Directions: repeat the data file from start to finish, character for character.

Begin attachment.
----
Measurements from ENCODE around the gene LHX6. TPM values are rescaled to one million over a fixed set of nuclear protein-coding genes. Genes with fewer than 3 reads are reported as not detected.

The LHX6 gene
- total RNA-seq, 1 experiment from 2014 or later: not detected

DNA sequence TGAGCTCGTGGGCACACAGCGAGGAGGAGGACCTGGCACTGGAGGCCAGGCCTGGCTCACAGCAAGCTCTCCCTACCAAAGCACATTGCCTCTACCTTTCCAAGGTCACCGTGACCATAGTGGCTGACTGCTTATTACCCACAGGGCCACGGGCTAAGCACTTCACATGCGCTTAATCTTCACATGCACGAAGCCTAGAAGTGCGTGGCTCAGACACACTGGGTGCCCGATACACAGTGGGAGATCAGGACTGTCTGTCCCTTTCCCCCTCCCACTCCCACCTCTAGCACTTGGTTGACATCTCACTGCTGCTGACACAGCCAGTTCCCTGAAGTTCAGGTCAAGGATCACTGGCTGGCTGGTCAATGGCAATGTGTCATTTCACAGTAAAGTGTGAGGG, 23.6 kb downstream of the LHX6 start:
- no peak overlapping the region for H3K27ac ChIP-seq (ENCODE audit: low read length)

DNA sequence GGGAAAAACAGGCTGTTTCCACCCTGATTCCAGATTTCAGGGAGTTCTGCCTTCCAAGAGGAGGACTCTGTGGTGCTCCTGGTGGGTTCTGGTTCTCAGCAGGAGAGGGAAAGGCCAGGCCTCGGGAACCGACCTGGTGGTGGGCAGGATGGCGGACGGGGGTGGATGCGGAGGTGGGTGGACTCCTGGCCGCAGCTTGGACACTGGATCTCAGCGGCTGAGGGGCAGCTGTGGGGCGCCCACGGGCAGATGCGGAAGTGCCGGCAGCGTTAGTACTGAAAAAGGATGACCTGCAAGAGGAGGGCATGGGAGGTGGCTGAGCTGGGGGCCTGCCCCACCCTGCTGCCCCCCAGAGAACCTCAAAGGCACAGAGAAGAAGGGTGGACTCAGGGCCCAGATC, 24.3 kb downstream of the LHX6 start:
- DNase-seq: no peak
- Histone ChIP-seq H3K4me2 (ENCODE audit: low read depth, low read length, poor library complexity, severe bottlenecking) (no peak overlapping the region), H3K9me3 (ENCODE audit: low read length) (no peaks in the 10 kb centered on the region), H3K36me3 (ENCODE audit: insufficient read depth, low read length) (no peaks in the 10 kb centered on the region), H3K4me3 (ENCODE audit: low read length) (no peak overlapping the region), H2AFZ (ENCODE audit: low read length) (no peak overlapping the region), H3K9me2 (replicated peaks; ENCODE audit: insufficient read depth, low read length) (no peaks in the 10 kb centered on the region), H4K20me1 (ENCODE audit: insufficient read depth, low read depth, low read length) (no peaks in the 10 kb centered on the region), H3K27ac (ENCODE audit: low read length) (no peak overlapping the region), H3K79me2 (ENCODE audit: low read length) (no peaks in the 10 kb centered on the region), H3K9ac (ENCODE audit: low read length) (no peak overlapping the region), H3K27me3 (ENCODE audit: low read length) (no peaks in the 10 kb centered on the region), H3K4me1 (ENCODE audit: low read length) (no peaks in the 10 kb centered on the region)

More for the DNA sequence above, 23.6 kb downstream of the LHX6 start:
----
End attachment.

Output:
Measurements from ENCODE around the gene LHX6. TPM values are rescaled to one million over a fixed set of nuclear protein-coding genes. Genes with fewer than 3 reads are reported as not detected.

The LHX6 gene
- total RNA-seq, 1 experiment from 2014 or later: not detected

DNA sequence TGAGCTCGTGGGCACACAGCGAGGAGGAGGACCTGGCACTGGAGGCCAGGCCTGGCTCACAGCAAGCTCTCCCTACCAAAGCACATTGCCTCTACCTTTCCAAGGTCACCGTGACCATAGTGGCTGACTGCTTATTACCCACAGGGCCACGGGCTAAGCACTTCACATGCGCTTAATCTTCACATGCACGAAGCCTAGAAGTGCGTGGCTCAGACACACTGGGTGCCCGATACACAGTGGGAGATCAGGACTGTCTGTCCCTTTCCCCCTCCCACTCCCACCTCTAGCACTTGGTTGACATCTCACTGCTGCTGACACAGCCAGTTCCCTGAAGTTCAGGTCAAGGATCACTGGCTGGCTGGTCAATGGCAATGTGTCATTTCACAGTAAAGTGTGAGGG, 23.6 kb downstream of the LHX6 start:
- no peak overlapping the region for H3K27ac ChIP-seq (ENCODE audit: low read length)

DNA sequence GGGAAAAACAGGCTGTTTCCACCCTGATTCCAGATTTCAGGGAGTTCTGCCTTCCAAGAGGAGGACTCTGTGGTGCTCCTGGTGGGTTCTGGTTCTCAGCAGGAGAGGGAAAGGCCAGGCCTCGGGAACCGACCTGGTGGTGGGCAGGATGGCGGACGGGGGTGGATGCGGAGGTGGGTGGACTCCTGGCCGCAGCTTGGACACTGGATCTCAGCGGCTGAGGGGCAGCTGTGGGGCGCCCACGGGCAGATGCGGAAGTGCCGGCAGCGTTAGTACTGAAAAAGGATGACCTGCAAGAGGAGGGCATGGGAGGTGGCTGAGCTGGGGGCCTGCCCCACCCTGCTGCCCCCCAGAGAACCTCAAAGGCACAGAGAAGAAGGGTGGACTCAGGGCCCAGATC, 24.3 kb downstream of the LHX6 start:
- DNase-seq: no peak
- Histone ChIP-seq H3K4me2 (ENCODE audit: low read depth, low read length, poor library complexity, severe bottlenecking) (no peak overlapping the region), H3K9me3 (ENCODE audit: low read length) (no peaks in the 10 kb centered on the region), H3K36me3 (ENCODE audit: insufficient read depth, low read length) (no peaks in the 10 kb centered on the region), H3K4me3 (ENCODE audit: low read length) (no peak overlapping the region), H2AFZ (ENCODE audit: low read length) (no peak overlapping the region), H3K9me2 (replicated peaks; ENCODE audit: insufficient read depth, low read length) (no peaks in the 10 kb centered on the region), H4K20me1 (ENCODE audit: insufficient read depth, low read depth, low read length) (no peaks in the 10 kb centered on the region), H3K27ac (ENCODE audit: low read length) (no peak overlapping the region), H3K79me2 (ENCODE audit: low read length) (no peaks in the 10 kb centered on the region), H3K9ac (ENCODE audit: low read length) (no peak overlapping the region), H3K27me3 (ENCODE audit: low read length) (no peaks in the 10 kb centered on the region), H3K4me1 (ENCODE audit: low read length) (no peaks in the 10 kb centered on the region)

More for the DNA sequence above, 23.6 kb downstream of the LHX6 start: